Tane and Tama Uprooted 1985

The signature of Sandy Adsett's graphic design is instantly recognisable in this dark and disturbing picture. Its dominant darkness plunges koru and other rakau whakairo (woodcarving), including maihi and tekoteko references, into low visibility in relation to a single white square with a dark cruciform, much like the windows found in wharenui, churches and school halls. The closely confined interiors of those buildings add a sense of mysticism, of secrets, that may convey a sense of foreboding to religious and secular congregations alike. Looking at this work's title reminds us that such dimly lit spaces can also hide many travesties, such as Maori cultural losses that resulted from the introduction of Christianity in this country. The so-called 'enlightenment' brought by colonisation and its attendant Christianity did, indeed, uproot a Maori social and religious order that had already existed here for hundreds of years. It was uprooted through an institutionalised conviction that all non-European cultures and their belief systems were inferior. For Maori people, its progress led eventually to cultural alienation, land losses and economic decline. Perhaps this picture will inspire new light on the subject of cultural alienation which may yet lead to a more accepting and respectful attitude towards Maori cultural perspectives. JD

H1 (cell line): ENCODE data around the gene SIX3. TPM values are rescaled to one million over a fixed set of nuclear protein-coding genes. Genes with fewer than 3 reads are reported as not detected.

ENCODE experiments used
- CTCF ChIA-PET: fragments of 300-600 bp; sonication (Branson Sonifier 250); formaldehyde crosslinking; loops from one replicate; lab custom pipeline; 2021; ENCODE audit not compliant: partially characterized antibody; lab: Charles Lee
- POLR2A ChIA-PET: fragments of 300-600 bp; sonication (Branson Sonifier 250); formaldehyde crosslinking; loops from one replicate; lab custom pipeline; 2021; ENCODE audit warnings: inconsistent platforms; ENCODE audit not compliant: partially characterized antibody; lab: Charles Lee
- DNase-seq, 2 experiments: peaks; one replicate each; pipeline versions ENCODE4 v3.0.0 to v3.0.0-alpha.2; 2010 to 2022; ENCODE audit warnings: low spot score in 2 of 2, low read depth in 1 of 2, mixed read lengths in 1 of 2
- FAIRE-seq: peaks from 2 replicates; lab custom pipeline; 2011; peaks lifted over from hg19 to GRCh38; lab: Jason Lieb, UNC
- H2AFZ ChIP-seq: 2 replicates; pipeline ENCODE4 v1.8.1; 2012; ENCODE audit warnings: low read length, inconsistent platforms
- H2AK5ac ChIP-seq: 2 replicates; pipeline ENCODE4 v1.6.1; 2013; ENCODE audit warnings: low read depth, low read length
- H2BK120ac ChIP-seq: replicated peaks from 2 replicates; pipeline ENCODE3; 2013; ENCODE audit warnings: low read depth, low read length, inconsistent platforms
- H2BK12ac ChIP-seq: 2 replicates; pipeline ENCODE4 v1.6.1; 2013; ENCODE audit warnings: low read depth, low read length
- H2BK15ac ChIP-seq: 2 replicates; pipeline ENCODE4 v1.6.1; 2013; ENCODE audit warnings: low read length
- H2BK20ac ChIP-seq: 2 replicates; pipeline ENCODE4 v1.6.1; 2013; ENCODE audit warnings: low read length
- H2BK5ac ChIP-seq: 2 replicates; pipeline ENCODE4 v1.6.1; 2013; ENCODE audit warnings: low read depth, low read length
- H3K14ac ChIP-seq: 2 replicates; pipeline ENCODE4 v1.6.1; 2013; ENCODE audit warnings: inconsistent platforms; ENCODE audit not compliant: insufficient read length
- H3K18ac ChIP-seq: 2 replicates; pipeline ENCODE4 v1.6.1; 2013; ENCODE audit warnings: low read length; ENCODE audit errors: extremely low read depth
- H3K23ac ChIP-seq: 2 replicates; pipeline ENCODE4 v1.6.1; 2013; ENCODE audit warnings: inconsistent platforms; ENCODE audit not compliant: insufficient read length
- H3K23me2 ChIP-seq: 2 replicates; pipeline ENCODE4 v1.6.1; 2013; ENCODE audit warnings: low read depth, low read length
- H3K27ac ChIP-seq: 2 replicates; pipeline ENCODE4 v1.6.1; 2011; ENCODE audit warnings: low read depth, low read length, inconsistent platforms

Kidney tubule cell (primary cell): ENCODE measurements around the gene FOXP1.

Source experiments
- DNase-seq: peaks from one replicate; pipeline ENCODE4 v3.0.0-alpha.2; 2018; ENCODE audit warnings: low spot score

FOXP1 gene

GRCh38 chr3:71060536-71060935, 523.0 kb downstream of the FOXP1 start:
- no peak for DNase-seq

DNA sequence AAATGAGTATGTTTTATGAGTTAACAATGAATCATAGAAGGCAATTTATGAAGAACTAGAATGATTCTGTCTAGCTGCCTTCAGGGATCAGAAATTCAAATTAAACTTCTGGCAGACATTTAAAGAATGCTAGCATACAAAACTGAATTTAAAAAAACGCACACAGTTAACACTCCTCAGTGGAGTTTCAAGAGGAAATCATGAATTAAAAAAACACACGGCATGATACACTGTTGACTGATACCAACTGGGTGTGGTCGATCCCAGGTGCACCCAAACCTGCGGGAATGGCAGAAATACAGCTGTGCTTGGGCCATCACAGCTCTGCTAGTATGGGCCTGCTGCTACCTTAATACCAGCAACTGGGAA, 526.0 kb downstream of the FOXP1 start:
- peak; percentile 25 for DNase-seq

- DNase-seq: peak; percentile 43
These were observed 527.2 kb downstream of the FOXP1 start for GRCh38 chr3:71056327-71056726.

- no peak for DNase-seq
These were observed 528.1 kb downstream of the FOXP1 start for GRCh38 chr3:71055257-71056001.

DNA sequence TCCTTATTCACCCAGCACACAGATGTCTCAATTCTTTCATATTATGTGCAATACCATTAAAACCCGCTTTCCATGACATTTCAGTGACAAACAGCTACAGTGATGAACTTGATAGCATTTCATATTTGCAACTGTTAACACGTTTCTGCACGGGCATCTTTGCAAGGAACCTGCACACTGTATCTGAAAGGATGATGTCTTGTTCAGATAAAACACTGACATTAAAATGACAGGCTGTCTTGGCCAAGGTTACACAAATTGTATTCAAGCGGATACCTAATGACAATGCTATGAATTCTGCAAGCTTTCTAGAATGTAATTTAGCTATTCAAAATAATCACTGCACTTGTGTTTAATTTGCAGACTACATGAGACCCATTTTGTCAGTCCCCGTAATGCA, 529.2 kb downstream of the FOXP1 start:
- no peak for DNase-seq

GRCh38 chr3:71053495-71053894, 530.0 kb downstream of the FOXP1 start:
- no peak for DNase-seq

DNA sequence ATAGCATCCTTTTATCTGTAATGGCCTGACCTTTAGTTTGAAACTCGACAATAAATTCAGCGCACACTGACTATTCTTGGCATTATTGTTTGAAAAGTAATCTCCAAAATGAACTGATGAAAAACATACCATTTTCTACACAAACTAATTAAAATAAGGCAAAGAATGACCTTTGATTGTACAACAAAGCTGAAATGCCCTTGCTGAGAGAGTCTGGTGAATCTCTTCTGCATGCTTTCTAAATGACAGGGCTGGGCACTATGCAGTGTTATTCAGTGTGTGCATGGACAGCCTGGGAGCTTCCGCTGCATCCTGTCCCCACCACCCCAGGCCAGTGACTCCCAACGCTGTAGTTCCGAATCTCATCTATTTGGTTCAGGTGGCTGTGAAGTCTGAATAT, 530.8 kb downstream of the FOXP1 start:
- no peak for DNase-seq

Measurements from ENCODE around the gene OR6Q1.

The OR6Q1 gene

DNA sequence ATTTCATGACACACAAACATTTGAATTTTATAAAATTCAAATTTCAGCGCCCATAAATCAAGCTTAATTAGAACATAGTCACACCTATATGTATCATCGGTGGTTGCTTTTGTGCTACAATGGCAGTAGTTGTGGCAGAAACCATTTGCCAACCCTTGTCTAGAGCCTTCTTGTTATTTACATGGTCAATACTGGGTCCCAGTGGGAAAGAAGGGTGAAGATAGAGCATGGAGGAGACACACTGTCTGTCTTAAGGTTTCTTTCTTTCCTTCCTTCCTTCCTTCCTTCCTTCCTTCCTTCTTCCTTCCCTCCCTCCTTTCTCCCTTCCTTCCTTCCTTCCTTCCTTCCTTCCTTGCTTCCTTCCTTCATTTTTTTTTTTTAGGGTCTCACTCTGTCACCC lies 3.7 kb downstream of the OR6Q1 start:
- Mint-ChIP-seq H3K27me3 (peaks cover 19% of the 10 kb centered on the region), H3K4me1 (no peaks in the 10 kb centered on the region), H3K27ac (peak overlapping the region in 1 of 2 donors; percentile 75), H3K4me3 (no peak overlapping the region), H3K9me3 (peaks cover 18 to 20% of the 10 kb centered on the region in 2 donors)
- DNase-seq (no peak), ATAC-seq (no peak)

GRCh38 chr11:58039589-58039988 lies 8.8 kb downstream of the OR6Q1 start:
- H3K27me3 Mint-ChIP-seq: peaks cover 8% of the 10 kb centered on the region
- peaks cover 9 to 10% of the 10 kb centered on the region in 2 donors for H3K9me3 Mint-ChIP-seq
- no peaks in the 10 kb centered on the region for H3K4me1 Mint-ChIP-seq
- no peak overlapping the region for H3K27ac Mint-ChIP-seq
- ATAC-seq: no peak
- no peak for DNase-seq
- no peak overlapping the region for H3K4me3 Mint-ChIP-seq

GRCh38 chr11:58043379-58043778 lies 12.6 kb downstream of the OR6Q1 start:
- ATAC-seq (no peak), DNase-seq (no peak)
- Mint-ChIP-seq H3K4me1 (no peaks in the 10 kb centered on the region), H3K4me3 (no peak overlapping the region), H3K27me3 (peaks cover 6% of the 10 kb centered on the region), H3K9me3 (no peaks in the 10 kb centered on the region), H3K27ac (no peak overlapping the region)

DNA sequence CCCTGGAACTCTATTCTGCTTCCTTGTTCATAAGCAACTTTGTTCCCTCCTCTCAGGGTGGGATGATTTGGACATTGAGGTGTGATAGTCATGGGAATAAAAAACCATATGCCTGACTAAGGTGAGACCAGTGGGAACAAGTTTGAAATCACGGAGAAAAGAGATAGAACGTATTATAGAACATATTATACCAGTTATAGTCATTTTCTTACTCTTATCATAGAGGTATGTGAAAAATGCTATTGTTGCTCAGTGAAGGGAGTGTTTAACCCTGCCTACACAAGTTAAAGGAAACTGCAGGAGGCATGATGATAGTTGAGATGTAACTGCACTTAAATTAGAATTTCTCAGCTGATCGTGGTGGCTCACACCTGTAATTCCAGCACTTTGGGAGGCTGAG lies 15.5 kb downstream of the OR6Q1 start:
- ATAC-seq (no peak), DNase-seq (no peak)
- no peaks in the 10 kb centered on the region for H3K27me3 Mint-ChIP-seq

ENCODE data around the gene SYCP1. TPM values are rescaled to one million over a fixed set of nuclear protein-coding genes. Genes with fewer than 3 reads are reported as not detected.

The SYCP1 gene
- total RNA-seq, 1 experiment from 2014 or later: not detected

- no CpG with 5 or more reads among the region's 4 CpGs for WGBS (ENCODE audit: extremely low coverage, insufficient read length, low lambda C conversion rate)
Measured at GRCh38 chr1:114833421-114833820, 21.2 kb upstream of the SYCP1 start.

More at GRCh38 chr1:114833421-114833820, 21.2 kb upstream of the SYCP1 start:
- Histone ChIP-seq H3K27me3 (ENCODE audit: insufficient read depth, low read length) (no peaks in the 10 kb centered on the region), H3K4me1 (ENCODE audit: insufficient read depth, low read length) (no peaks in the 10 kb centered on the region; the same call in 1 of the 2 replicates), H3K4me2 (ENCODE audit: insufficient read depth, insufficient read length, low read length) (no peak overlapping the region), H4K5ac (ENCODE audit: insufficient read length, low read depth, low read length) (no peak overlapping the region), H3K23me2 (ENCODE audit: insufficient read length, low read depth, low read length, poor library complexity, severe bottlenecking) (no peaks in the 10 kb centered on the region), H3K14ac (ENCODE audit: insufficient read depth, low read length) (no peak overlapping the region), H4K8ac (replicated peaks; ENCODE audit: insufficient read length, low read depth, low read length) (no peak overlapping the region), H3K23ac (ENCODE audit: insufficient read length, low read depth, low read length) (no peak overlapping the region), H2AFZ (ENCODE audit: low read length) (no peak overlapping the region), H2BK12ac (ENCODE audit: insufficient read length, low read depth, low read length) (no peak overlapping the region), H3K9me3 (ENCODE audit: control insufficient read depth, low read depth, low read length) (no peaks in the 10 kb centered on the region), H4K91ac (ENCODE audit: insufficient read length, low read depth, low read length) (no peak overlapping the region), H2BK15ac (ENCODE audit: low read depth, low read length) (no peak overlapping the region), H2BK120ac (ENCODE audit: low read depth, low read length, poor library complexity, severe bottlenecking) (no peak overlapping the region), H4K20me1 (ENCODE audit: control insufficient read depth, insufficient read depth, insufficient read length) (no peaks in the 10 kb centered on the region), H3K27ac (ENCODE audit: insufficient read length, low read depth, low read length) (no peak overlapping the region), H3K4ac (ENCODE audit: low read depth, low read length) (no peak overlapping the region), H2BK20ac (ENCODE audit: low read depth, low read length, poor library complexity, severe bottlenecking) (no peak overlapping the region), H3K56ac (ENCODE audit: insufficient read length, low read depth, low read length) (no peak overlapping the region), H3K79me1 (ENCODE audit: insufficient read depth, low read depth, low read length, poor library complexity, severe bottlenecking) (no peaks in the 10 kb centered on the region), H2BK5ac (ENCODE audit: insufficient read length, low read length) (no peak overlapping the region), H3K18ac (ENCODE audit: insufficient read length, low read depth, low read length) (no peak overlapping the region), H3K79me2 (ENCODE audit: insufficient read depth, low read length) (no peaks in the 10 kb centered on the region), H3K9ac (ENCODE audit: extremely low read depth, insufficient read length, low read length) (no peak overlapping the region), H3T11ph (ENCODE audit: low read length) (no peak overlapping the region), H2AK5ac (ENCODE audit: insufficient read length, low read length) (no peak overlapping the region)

Sandy Adsett b.1939
Ngati Kahungunu

Tane and Tama Uprooted 1985

Sarjeant Gallery Te Whare O Rehua Whanganui

Like so many of the Maori artists in this exhibition, the focus of Sandy Adsett's life is teaching. For him, Maori artists must work first and foremost for their own people.

"A Maori has an obligation to the art of his/her people. It's the people's art. It doesn't belong to you. It must identify Maori to Maori if it is going to remain relevant to statements about our tribal beliefs, values and mana in today's and tomorrow's world."

This work makes powerful reference to the uprooting effect of the introduction of Christianity on Maori cosmology. While there have been many successful attempts at integrating the two, there can be doubt that much has also been lost. The message of this work is unmistakeable: the cross has cast a long, dark shadow over the world of traditional Maori belief. PS

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